“You are not going out with that boy unless his parents are driving and that's that. I'm not just Spitting Grits here, young lady!”

. . . My father, John Thomas Cravey, USAF, to me in 1956.

Mother’s Day Once Removed

Today I got two Sam’s Club-sized bags of mulch and one Sam’s Club-sized bags of potting soil. My son knows me! I was glad to see his face this morning.

From my daughter, I got a letter from jail, and I’m choosing not to read it today. She is in jail yet again on drug-related charges, very serious ones this time; she is in jail yet again on Mother’s Day. (See the April 29 post “Wednesday, April 21, 2010, 2:50 p.m. Part I.” Part II will be posted this week.)

Meanwhile, I’m continuing to check Katie Granju’s updates at http://mamapundit.com/ on her son’s progress from entering the hospital in critical condition last week to his beginning therapy in the last couple of days. (See the previous post “Living Addictions.)

Today on Mother’s Day, I’m thinking about being a grandparent and a parenting grandmother. Tomorrow, Monday, would be a good time to get Eye of My Heart: 27 Writers Reveal the Hidden Pleasures and Perils of Being a Grandmother, just issued in paperback by HarperCollins.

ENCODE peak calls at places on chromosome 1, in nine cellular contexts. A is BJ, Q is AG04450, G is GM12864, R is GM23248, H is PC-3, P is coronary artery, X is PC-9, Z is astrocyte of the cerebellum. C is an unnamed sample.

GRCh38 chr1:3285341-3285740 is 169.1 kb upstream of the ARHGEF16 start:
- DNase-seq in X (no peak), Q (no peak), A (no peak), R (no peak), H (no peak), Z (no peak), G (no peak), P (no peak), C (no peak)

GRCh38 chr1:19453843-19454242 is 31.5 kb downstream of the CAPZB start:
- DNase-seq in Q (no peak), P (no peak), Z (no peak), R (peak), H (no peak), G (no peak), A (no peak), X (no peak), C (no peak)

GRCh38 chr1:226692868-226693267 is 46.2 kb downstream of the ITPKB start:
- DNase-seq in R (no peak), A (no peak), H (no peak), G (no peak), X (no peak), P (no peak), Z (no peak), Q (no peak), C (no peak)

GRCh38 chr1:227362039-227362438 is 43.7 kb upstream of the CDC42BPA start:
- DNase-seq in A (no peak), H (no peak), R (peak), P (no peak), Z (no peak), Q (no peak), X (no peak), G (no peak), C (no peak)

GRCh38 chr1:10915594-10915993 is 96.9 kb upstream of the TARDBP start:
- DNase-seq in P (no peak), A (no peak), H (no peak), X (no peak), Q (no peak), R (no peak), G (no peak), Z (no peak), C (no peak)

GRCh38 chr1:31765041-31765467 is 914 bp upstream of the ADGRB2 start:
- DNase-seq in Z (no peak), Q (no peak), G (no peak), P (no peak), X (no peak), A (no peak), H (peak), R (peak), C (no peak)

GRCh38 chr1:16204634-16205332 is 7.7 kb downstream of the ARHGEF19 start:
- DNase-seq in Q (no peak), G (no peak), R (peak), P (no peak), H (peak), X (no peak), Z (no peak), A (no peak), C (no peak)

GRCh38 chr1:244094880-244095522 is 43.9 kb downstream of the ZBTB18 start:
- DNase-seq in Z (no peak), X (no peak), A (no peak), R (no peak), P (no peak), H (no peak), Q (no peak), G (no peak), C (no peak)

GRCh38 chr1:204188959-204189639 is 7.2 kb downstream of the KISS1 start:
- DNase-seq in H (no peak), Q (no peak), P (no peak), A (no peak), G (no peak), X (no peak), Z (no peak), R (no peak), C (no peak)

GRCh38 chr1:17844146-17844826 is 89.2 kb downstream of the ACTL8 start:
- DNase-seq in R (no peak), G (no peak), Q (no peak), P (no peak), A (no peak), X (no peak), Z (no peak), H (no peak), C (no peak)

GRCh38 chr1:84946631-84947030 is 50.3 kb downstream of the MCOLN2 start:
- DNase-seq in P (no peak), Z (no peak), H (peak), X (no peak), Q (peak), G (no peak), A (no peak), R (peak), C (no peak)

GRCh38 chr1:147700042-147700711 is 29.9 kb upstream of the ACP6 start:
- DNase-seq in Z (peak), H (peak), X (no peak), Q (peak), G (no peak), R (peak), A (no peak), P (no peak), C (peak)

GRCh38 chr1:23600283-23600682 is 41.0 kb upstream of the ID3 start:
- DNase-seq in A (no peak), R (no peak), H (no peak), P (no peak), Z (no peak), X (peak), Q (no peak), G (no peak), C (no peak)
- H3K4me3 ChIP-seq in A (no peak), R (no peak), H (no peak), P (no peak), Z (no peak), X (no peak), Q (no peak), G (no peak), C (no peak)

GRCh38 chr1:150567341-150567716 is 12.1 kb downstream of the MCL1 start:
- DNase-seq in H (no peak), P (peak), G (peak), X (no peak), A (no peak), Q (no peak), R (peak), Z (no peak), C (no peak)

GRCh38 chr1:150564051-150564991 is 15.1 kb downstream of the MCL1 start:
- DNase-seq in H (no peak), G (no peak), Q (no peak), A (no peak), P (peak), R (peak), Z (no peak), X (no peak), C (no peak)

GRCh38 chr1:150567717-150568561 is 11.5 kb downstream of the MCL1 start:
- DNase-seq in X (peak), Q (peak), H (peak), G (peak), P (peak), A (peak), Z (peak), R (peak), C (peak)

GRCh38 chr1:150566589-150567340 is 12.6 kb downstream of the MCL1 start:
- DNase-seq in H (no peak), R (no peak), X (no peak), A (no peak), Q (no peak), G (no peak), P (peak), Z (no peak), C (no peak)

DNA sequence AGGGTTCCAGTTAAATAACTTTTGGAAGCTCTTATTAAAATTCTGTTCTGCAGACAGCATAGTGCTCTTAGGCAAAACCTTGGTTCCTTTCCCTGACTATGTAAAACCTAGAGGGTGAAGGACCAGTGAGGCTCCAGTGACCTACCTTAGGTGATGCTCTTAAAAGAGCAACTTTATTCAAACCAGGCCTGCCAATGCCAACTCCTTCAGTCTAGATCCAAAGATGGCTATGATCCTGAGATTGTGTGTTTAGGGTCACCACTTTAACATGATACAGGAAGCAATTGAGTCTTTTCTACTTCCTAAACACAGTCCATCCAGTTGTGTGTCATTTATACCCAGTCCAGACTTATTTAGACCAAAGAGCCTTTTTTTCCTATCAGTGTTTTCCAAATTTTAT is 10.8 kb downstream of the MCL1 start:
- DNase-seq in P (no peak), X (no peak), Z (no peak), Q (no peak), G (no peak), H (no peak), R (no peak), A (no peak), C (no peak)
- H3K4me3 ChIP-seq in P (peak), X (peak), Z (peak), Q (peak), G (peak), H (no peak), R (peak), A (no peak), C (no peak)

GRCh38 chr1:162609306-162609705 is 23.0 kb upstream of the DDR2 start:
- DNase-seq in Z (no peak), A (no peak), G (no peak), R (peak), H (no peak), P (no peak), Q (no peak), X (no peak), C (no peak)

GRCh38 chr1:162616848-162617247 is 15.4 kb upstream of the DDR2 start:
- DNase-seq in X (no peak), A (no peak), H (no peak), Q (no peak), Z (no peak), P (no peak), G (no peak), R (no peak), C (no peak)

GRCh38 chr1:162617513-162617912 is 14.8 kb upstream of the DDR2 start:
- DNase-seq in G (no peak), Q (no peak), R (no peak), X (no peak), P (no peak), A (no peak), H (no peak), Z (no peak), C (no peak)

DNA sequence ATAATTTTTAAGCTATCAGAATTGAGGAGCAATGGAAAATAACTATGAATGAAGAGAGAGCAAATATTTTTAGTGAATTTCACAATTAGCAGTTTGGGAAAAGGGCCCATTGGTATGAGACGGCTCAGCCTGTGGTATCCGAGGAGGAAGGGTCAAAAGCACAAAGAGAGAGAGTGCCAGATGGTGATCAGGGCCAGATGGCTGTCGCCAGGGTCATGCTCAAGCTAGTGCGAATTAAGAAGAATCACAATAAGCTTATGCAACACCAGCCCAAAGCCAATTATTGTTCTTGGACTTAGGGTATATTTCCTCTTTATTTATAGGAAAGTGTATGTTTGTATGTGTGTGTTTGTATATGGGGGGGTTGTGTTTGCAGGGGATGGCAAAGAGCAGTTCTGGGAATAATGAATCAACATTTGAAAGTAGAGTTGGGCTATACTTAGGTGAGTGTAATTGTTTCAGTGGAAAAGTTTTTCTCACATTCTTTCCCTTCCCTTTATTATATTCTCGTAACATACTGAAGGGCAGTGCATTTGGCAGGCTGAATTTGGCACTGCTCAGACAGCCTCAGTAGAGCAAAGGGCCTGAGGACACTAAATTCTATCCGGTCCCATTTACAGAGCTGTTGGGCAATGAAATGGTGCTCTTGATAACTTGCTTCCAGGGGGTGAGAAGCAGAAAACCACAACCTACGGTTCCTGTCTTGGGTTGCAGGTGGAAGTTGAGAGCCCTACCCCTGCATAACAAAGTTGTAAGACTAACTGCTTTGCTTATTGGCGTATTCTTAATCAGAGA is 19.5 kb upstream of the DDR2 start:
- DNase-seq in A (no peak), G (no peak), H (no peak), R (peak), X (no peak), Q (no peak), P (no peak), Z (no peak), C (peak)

For a review and summary of contributing authors and grandmothers, see the Nov. 14, 2009, Post “At Home, Not Alone.”

A New York Times bestseller, Eye of My Heart is edited by Barbara Graham with an introduction by Mary Pipher. Some prescient compliments follow:

“Truth telling with dollops of love.”--O, The Oprah Magazine

“In illuminating, unsentimental essays, 27 writers offer up insights on the tricky art of grandmothering.” --People

“So many different perspectives and vantage points are woven seamlessly that no matter what their personal relationship to the word ‘grandmother’ is, readers will find much to make them laugh out loud—and also to break their hearts.” --Christian Science Monitor

“Realistic and gutsy, these essays offer encouragement and instruction to those of us who have stepped into new roles as elders. They are as rich with laughter as with sobering insights about the way we live now.” --LiteraryMama.com

“These stories are so fresh and fundamental, wrenching and joyful, that one is left feeling that the subject has never been cracked open before.”--Harriet Lerner, Ph.D., author of The Dance of Anger and The Mother Dance.

“Finally, a look at grandmothering that is decidedly unsentimental. These clear-eyed essays, written by some of the country's foremost writers, offer humor and insight as they take on the multigenerational lives many of us now lead.”--Cokie Roberts, author of We Are Our Mothers’ Daughters

This new paperback edition, as well as the hardcover edition, is available online book sites like Amazon and Barnes and Noble, and at local book retailers.


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